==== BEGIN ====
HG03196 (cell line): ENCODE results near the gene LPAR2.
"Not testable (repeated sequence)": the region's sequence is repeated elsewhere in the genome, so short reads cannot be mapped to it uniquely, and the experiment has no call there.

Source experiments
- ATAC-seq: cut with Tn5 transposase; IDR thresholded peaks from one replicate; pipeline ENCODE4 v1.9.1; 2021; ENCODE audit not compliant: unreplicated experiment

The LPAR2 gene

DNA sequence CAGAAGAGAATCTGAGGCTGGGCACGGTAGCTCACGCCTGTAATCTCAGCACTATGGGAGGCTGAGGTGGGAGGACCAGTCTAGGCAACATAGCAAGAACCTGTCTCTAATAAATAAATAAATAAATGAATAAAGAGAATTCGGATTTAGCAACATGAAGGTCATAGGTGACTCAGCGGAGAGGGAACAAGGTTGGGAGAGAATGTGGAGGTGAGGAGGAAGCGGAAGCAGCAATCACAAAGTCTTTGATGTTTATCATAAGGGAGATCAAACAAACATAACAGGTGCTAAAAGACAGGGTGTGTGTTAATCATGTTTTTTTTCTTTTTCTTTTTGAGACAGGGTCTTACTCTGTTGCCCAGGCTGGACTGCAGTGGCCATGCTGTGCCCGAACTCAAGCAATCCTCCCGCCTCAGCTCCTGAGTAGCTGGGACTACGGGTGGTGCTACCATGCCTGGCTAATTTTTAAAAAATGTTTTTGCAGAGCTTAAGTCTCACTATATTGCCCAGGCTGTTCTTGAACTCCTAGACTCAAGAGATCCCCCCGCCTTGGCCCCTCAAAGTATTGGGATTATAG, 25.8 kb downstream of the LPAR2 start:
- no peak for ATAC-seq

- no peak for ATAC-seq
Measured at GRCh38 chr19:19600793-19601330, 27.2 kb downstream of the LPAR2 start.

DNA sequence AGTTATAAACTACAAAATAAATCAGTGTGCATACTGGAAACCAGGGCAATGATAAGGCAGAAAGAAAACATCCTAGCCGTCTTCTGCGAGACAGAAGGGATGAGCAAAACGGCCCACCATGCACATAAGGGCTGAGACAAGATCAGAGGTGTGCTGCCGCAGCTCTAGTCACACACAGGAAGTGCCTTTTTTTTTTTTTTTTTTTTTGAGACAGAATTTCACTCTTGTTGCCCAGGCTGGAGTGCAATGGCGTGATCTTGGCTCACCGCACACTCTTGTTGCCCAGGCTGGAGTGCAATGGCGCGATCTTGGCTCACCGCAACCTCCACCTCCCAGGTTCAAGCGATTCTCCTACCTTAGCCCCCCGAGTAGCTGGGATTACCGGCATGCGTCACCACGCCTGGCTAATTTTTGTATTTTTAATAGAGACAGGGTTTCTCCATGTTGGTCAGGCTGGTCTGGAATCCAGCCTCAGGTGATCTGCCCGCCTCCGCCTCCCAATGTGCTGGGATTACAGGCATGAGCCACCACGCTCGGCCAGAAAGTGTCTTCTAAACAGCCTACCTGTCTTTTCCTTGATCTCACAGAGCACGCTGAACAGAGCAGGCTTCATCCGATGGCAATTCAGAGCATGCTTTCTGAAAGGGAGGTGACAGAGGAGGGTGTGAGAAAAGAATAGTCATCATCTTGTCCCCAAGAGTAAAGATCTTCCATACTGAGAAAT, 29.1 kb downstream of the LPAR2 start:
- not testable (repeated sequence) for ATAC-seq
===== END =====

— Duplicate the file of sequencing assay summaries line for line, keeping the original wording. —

HG03196 (cell line): ENCODE results near the gene LPAR2.
"Not testable (repeated sequence)": the region's sequence is repeated elsewhere in the genome, so short reads cannot be mapped to it uniquely, and the experiment has no call there.

Source experiments
- ATAC-seq: cut with Tn5 transposase; IDR thresholded peaks from one replicate; pipeline ENCODE4 v1.9.1; 2021; ENCODE audit not compliant: unreplicated experiment

The LPAR2 gene

DNA sequence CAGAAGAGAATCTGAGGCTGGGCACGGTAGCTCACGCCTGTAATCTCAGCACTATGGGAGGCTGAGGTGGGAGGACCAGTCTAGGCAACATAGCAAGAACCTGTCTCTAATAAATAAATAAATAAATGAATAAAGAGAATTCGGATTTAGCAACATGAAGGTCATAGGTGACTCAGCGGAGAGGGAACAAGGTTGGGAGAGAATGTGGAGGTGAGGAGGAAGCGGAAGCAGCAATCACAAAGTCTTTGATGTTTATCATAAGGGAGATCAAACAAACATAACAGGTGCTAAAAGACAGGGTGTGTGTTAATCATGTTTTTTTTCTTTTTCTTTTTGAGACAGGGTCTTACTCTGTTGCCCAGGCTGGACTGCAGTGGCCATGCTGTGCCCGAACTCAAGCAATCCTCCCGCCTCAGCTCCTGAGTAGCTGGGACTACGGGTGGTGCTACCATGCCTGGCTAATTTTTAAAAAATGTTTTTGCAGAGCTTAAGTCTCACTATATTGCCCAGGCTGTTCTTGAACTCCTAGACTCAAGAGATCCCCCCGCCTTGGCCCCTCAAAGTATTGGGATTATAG, 25.8 kb downstream of the LPAR2 start:
- no peak for ATAC-seq

- no peak for ATAC-seq
Measured at GRCh38 chr19:19600793-19601330, 27.2 kb downstream of the LPAR2 start.

DNA sequence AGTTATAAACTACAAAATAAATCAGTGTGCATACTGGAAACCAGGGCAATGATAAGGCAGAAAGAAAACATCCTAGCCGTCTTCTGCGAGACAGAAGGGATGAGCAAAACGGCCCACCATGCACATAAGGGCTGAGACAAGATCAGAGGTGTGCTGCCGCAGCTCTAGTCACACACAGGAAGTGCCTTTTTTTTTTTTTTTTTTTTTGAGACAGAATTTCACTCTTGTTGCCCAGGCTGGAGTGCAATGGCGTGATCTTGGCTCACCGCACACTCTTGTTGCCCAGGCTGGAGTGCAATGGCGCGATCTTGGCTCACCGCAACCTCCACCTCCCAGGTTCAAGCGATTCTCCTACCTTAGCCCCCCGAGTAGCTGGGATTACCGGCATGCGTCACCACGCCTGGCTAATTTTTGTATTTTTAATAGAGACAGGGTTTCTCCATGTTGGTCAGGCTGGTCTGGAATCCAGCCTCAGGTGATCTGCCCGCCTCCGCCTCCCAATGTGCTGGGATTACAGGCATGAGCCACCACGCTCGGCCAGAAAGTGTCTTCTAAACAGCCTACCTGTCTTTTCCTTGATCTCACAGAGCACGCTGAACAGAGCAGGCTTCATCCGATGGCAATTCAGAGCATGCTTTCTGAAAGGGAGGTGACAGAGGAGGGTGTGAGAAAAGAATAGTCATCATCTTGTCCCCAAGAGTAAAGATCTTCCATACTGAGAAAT, 29.1 kb downstream of the LPAR2 start:
- not testable (repeated sequence) for ATAC-seq